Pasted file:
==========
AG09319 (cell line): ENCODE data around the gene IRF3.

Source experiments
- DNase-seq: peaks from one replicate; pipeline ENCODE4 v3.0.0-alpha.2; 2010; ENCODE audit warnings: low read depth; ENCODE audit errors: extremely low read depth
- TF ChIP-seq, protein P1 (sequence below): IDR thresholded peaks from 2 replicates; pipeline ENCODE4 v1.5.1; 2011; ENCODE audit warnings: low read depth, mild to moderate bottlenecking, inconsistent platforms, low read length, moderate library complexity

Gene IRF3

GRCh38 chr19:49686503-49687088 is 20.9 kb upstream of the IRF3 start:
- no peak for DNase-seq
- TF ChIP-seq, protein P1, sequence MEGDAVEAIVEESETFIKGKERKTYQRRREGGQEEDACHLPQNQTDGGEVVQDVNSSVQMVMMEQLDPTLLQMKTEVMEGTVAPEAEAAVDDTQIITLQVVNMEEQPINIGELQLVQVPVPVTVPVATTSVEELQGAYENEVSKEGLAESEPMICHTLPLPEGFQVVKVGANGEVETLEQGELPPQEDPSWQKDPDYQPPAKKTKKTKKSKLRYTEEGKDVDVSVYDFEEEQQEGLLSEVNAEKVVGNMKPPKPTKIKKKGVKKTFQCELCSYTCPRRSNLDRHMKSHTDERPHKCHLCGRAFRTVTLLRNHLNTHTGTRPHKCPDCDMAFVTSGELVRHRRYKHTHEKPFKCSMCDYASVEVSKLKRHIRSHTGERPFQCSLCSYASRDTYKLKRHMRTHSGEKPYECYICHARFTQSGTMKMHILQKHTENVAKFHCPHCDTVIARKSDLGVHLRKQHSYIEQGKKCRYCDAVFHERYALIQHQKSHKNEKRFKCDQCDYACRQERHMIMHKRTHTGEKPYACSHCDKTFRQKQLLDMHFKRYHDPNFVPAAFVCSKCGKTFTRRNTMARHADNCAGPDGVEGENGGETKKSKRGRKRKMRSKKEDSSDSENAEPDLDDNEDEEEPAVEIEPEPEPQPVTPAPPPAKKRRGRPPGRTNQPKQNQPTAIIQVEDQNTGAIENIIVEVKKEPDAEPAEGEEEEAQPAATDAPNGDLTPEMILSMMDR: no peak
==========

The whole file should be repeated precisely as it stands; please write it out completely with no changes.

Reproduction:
AG09319 (cell line): ENCODE data around the gene IRF3.

Source experiments
- DNase-seq: peaks from one replicate; pipeline ENCODE4 v3.0.0-alpha.2; 2010; ENCODE audit warnings: low read depth; ENCODE audit errors: extremely low read depth
- TF ChIP-seq, protein P1 (sequence below): IDR thresholded peaks from 2 replicates; pipeline ENCODE4 v1.5.1; 2011; ENCODE audit warnings: low read depth, mild to moderate bottlenecking, inconsistent platforms, low read length, moderate library complexity

Gene IRF3

GRCh38 chr19:49686503-49687088 is 20.9 kb upstream of the IRF3 start:
- no peak for DNase-seq
- TF ChIP-seq, protein P1, sequence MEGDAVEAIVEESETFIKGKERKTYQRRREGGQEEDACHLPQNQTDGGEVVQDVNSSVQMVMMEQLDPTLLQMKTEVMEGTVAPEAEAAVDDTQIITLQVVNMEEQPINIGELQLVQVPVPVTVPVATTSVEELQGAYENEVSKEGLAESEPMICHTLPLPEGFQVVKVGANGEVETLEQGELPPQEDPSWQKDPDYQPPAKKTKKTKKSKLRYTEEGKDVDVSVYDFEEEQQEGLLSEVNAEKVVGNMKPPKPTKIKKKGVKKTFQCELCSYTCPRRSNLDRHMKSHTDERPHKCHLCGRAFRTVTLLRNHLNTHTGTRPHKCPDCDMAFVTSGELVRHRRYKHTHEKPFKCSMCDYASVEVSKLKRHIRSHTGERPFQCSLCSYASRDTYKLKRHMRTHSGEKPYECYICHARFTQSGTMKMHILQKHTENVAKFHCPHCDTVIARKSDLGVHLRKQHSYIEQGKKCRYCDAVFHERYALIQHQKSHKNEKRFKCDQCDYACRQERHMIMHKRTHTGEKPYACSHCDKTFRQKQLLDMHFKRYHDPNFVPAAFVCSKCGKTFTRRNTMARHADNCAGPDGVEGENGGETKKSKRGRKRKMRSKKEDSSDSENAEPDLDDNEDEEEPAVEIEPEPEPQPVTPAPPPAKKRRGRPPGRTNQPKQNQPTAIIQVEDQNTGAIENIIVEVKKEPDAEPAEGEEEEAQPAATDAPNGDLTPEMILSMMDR: no peak